Costa summarized some of the process cruise activities as: Fritsen will do microbial studies in open water at site 1 and move in until finding ice; next move into site 2 and if animals are present, then the group will move in to locate an ice camp; next site 3 will be occupied; move into joint ship operations at sites 4 and 5, assuming that the Gould can occupy these sites; and reoccupy sites as possible.
Torres brought up the issue of needing to make exchange between ships the two ships, such as samples for Harvey of adult krill from Palmer to Gould during August cruise. Wiebe said that the exchanges could be handled by zodiac in which collections done by Daly and Torres could be sent to the Gould. Daly asked Harvey how many and how quickly he needs krill samples. Harvey, said that he needs samples that are intact and live, within 1 week, freeze as go, starvation will not be an issue, minimum of 50-100 animals.
Torres asked about the transfer of the IWC person (Debbie Thiele) from the Polarstern to the Palmer. Wiebe said that this transfer will take place about 3 May at about the 4th line or so of the survey grid and could happen by zodiac. He said that radio contact information between the two ships needed. He also said that on the first cruise joint operations will be much easier because of the reduced sea ice cover.
Costa said that there is not a strong desire to get into Marguerite Bay during August and the preference is to reoccupy sites (ice camps where previous studies were done), The real issue is the need is to find animals wherever they may be and if animals are encountered in transit, then the ship will stop.
Wiebe emphasized the need for all planning to be efficient and flexible. The plan is to do stations while stopping to work with animals. After the survey is completed, the intent is for the Palmer to move into heavier ice regions and work with the Gould. He noted that process site 2 is an interesting site because of the bathymetry.
Costa asked if joint operations would be when the survey of Marguerite Bay was finished. Wiebe said yes and Daly noted that the satellite tags may help locate aggregations of animals. Costa indicated that seals go in winter is unknown and that it would be nice to get into Marguerite Bay region to see what animals are there in winter.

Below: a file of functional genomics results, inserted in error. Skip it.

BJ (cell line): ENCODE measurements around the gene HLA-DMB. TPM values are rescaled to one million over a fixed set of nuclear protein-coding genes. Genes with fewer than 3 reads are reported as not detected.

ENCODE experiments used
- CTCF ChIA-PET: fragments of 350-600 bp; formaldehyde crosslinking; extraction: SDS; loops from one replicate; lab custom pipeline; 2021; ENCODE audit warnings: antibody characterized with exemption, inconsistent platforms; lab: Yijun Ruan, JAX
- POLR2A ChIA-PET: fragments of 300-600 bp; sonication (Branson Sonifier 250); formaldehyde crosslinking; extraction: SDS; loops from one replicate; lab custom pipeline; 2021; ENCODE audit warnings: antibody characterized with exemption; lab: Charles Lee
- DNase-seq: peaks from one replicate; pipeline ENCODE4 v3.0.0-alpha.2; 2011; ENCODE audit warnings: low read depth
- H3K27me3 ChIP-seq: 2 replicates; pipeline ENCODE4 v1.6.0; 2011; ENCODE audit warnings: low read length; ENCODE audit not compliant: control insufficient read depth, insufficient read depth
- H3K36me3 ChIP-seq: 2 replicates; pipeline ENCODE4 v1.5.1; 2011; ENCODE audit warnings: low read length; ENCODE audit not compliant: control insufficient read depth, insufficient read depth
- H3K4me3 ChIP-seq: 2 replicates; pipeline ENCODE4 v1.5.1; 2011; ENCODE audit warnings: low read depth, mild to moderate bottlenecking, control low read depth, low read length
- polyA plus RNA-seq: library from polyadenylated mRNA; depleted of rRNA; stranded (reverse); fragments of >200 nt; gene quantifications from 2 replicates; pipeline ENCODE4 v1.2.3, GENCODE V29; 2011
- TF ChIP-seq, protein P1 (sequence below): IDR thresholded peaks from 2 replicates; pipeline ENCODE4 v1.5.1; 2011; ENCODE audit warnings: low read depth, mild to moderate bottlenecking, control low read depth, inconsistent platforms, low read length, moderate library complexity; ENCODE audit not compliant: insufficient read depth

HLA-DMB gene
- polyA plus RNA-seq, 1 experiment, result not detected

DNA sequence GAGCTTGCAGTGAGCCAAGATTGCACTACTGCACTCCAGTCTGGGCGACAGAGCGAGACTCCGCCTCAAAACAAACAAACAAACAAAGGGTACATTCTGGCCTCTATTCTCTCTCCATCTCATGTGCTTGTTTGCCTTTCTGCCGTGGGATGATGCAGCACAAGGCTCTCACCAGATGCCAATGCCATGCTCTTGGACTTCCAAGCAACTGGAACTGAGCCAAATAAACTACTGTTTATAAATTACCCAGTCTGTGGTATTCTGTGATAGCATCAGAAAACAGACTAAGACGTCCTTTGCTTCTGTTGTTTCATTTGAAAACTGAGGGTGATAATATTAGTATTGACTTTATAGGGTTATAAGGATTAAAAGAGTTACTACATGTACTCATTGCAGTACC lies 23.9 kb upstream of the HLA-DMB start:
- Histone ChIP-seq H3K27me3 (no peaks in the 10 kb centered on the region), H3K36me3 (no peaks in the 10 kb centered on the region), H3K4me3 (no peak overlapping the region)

Wiebe asked if there were other issues and what do the process cruise people expect survey people to do in terms of sampling during joint operations. Costa that the primary concern is for the Palmer to get the Gould in/out of ice. Wiebe asked about measurements needed in the far field.
Fritsen asked about the window of time for joint operations at end of second cruise. Wiebe said that this had not been done yet and needed to be addressed.
Beardsley next said that he had talked to Chuck
Stearns at the University of Wisconsin about the Automatic Weather Station
deployment. The SO GLOBEC program will obtain from Stearns two weather
stations which will be available for deployment on the first Palmer
cruise. He asked about islands that might be suitable for deployment of
these and how are they are to anchored. Hofmann said that she had checked
on possible sites and that two had been suggested which are not not protected
sites. These are Henkes Island and Faure Island and they are in the vicinity
of site 2. Costa and others made suggestions about anchoring the weather